'Last Stop Coney Island: The Life and Photography of Harold Feinstein': Film Review | DOC NYC 2018

Harold Feinstein
A 1949 photograph by Harold Feinstein in 'Last Stop Coney Island'
Quietly vibrant, like its subject.

Revered by aficionados but not widely known, a New York street photographer and his work get the spotlight in Andy Dunn's documentary.

At only 17, Harold Feinstein was rubbing elbows with such luminaries as Cartier- Bresson, Weegee and W. Eugene Smith as a member of the Photo League collective. At 19, three of his pictures were purchased by Edward Steichen for the Museum of Modern Art. Feinstein photographed jazz greats for Blue Note album covers, his work appeared in group shows with Garry Winogrand, and Anais Nin name-dropped him in her diaries. How and why he stepped away from his rising-star trajectory, and the joy Feinstein found in teaching rather than building an art-world career in red-hot Manhattan, are explored in an engaging new documentary portrait. But director Andy Dunn's chief focus is the photographs themselves: a remarkably sensitive and spirited chronicle of postwar New York.

When Feinstein, who died in 2015 at 84, first picked up a Rolleiflex, a camera was something of a novelty, not a ubiquitous accessory. Coney Island — whose hopeful melting-pot vibe is vividly conveyed in well-chosen newsreel clips — is where the Brooklyn native found his first subjects. Disarming and genuinely interested in people, he worked not from a discreet distance but among the beachgoers and boardwalk strollers, who would often perform for his lens: beaming teenagers, tattooed tough guys. British filmmaker Dunn, also handling DP duties — and abetted by a spare but flavorful score by Mike Smith (of Gorillaz) — often zeros in on the faces within a photo, captured so evocatively by Feinstein, and then slowly moves out to take in the full image, with its elegant geometry and narrative power.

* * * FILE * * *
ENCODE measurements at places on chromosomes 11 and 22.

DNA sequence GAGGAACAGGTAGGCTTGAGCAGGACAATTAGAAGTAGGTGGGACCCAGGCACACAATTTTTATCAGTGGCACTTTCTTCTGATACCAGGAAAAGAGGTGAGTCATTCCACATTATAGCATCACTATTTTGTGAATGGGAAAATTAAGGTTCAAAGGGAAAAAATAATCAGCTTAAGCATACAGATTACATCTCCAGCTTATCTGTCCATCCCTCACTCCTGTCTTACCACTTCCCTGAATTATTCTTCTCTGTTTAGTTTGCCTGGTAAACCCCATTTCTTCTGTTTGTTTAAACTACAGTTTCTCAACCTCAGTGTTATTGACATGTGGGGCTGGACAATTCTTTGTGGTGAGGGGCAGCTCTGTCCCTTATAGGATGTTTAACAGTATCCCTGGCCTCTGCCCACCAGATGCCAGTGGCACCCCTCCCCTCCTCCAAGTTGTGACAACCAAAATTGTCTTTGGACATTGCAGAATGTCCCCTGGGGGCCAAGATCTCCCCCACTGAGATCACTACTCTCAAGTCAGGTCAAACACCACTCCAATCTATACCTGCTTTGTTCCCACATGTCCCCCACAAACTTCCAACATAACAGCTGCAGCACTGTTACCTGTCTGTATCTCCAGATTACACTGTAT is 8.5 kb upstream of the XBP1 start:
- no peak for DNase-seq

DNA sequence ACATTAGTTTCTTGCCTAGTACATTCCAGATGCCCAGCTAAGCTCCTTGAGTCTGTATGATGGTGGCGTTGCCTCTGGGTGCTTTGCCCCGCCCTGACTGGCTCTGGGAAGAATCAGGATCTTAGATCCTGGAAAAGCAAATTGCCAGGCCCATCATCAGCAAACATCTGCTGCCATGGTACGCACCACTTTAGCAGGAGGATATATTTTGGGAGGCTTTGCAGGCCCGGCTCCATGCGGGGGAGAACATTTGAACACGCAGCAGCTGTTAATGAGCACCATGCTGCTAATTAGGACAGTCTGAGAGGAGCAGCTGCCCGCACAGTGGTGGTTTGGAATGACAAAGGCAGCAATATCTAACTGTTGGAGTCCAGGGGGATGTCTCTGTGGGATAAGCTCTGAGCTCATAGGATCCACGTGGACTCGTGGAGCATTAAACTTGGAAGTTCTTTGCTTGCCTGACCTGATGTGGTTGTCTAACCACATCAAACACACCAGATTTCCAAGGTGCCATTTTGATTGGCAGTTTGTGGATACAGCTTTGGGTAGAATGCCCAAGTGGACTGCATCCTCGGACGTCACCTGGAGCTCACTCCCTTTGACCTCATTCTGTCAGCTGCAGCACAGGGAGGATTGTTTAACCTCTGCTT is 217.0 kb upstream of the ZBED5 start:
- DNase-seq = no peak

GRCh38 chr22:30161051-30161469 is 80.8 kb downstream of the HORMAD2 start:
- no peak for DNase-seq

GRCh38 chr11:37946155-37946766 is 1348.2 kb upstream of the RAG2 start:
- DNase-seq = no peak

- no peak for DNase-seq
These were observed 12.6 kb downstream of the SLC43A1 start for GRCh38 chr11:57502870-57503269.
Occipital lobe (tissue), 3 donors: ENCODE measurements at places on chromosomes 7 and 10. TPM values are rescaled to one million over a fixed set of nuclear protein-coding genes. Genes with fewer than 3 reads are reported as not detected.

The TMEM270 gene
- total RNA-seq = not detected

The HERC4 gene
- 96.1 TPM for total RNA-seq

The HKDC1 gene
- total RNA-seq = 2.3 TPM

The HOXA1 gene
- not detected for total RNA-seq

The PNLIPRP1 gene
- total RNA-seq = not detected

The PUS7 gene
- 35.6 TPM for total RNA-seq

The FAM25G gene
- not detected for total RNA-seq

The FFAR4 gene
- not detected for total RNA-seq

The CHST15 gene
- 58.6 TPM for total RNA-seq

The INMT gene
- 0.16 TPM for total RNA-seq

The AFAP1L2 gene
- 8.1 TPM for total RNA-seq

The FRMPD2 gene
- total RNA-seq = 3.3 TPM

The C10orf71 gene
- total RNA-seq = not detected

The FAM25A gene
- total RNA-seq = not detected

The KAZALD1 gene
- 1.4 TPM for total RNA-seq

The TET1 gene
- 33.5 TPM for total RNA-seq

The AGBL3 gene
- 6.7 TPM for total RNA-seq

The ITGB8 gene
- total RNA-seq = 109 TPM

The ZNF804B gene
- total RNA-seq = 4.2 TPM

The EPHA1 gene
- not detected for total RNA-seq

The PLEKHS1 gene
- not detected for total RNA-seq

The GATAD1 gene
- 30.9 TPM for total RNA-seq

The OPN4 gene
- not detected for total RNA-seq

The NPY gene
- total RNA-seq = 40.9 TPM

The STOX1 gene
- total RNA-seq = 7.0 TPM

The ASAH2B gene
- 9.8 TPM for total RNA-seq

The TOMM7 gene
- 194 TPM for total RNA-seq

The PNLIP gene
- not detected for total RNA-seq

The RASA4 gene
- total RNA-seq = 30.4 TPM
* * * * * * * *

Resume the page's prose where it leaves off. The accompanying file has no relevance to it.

Those images are in-the-moment but also artfully composed, both in camera and through cropping. In fact, it would be Feinstein's meticulous attention to the framing and sizing of his photos (he was also a master of the now dying art of printing) that would lead to a fateful decision. In the name of artistic integrity, he withdrew from a momentous exhibit, a move that several of the film's talking heads, including Feinstein himself, see as the point where his career short-circuited. 

But his serious and infectious delight in the next phase of his work, as a photography teacher, comes across vividly in footage of him, both in the classroom and as an interview subject. Friends and former students recall his holistic, and frequently acid-fueled, approach to education. "Be creative with your life," he advised. "That's the important canvas." He emphasized essence over methodology. And yet it would be his inventive embrace of digital technology, in an entirely different key from his black-and-white street shots, that brought him late-career attention and a rediscovery of the decades-old work.

Dunn has interviewed a selection of eloquent admirers as well as people close to Feinstein. It might be no surprise that his widow and son speak warmly of him, but it's notable that the fond recollections of an ex-wife and a former girlfriend are no less exuberant. The man's sunniness comes through whenever he's onscreen, in vintage material as well as scenes of him in later years in his rural Massachusetts home or, a year before his death, back in Coney Island with his camera, connecting with strangers with the same ease that infused his early pictures.

Without putting too fine a point on it, Dunn's film makes clear that there's much more to Feinstein's photographs than that breezy affability. Feinstein didn't put too fine a point on it either: Whether it's the dark undertow of childhood poverty or the loneliness of his fellow Korean War draftees, his perceptive eye is inseparable from an openhearted optimism. 

Last Stop would be a welcome tribute at any time, but it's especially bracing when today's constant deluge of visual images can't help but dilute the impact of photography. Dunn's film is fully attuned to the vibrancy and tenderness and sense of possibility in Feinstein's photos, to the life in them. "It's like stepping back into my past," critic A.D. Coleman says of those black-and-white street scenes — or, for native New Yorkers of a certain age, like stepping into the youth of our parents.

Production companies: First Cross Films
Director: Andy Dunn
Producer: Andy Dunn
Executive producers: Jock Miller, James Atton, Stuart Cook, Tony Egby, Stuart Matthews, Carrie Scott, Judith Thompson
Director of photography: Andy Dunn
Editor: Lawrence Huck
Music: Mike Smith
Venue: DOC NYC (Photography on Film)
International sales: First Cross Films

88 minutes